You have to know what you are doing to make an enclosed bridge look good. I definitely agree that SNAPPA's bridge needs some stylistic improvement that would have made it look much better. The enclosed bridge is nice for those that need more cabin room (no helm below), and need the visibility of a bridge without having to be out in the weather. Where I fish in Alaska, I need great visibility without being out in the weather. Typical summer weather for me is wind of 10-20 knots, air temp of 45-55 degrees, some days rain, some days sunny. An enclosed bridge is very tempting and would be very user friendly for me, but a tall pilot house would work good too. Thanks for the pictures.
My boat has three forward facing windows like that it makes a lot of room electronics. BUT while anchored it does not lay straight into the wind . Seems like the wind will catch the center and port window then switch to center and starboard
Here is a drawing I came up with. Still trying to decide what I'm going to do. The enclosed bridge from a functional stand point would sure be nice. The challenging part is getting the lines right so it looks good.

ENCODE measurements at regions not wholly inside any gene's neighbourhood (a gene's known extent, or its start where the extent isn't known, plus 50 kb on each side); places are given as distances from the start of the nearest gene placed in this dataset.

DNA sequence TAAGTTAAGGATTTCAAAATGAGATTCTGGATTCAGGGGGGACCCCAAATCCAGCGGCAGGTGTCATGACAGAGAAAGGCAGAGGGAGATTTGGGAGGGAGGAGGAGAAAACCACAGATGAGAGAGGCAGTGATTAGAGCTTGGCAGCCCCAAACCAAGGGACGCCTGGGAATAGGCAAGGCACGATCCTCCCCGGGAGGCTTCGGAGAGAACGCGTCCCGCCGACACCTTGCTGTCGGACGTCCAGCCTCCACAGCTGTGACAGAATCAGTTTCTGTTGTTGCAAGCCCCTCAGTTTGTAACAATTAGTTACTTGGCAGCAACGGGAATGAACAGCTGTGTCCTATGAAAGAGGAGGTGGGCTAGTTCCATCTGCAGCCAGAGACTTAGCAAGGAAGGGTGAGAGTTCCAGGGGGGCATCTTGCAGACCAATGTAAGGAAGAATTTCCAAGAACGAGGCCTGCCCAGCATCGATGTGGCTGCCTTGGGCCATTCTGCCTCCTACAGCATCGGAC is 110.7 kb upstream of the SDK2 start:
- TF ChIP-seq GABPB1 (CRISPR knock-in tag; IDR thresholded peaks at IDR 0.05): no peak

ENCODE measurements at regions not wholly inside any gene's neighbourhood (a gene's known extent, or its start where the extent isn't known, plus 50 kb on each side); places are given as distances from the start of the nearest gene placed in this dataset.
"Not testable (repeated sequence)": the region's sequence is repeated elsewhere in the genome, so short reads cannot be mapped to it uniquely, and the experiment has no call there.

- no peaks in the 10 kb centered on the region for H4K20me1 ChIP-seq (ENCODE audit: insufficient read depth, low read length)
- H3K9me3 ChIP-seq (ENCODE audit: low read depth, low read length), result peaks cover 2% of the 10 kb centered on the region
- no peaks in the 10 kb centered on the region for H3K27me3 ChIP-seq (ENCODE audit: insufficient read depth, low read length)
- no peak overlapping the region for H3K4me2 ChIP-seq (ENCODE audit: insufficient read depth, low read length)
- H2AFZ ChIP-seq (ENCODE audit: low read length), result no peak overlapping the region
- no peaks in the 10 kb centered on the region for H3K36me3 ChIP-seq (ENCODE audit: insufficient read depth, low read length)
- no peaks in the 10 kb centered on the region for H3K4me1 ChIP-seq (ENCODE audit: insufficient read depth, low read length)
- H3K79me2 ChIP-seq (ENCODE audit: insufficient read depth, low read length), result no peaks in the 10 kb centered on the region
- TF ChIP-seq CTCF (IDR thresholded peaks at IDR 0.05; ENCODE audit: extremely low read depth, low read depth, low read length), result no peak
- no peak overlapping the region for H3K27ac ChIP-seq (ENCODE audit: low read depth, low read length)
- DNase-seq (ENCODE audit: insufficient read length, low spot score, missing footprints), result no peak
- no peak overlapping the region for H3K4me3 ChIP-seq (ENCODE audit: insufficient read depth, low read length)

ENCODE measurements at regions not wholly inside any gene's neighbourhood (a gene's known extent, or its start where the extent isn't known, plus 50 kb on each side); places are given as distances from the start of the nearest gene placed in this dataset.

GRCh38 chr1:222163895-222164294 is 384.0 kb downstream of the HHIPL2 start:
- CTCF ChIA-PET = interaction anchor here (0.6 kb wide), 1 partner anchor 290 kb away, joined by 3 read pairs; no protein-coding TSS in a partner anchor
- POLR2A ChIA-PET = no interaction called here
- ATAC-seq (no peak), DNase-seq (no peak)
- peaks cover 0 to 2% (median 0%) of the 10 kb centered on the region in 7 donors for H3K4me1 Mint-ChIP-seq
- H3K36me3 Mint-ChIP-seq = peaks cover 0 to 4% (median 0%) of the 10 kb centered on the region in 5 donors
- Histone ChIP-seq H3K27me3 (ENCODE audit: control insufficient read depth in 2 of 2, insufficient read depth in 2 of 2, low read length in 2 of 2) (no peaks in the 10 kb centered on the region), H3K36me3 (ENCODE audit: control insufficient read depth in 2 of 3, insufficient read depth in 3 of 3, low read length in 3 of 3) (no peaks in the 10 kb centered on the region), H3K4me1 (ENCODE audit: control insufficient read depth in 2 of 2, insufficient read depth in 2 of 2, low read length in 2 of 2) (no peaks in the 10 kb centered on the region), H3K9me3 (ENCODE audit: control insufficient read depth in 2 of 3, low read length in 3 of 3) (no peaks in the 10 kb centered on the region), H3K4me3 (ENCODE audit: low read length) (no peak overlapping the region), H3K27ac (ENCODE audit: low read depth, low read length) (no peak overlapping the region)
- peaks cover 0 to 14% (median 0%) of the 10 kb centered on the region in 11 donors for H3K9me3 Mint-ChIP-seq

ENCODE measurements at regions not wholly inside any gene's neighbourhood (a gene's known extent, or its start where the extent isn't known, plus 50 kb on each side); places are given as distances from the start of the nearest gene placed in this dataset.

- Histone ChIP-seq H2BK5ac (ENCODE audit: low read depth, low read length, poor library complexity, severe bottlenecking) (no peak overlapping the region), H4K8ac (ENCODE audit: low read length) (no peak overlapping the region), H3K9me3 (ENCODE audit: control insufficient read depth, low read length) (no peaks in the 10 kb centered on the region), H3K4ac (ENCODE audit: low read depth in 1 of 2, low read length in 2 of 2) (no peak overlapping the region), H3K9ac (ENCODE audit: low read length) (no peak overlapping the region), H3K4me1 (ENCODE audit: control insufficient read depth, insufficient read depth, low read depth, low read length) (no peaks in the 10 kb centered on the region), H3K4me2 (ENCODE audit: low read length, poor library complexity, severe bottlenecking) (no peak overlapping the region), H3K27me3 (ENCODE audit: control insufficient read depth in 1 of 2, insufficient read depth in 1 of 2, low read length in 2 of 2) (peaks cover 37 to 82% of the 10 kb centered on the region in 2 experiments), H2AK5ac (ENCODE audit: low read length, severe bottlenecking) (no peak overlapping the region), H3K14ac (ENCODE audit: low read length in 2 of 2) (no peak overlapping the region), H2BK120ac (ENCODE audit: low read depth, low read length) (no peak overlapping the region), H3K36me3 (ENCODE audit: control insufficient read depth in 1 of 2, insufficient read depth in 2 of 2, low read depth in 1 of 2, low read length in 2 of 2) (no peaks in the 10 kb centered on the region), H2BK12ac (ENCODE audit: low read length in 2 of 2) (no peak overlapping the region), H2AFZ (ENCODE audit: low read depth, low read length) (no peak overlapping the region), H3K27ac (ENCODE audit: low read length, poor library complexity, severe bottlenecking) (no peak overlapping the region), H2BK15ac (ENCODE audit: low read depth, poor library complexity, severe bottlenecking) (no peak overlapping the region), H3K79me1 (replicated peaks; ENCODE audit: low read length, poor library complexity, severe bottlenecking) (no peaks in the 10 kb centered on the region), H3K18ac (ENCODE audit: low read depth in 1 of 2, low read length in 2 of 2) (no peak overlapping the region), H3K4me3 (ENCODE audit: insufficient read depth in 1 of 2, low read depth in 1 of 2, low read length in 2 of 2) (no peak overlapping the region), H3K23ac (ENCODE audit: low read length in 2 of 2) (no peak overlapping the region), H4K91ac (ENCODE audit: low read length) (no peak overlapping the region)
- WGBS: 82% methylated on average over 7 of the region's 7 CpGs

I am liking the top house version. After our first season on a top house boat in Bristol Bay, I don't think my dad or I will ever go back to a flybridge. No need for redundant controls, all electronics are inside out of the weather. Skipper is out of the weather and can be on station at all times, really good visibility. Just need good windows, wipers (bus style) and a good defroster to keep your windows clear at all times.
Of course your boat now has a pretty tall cabin and good vis.
Scott- I hope the new boat worked out good for you guys this year, sounds like you enjoyed the boat. We got the best price for our sockeye since 1988 at $2.20/lb.
Dave- Not sure why a bridge wouldn't work on a DE boat, mine worked great this season. The visibility from the bridge on my Wesmac was amazing, and good visibility will make a guy money and keep him out of trouble. And there is no such thing as a "production boat" for Alaska commercial fishing, so that isn't an option for us . Every new boat built for Alaska is custom designed and outfitted according to the needs/desires of the owner. In the Alaska salmon fisheries, we have wind, rain, and cool weather in the summer (some mornings on the water are in the low 40's with wind and sometimes rain). So it's nice to be able to get out of the weather and still have good visibility of the boats and nets all around you. How we use our boats and what we need from our boats is completely foreign and very different than most east coast fisheries. Fly up to Bristol Bay or Cook Inlet and go out on a gillnetter, and you will see how valuable a bridge can be.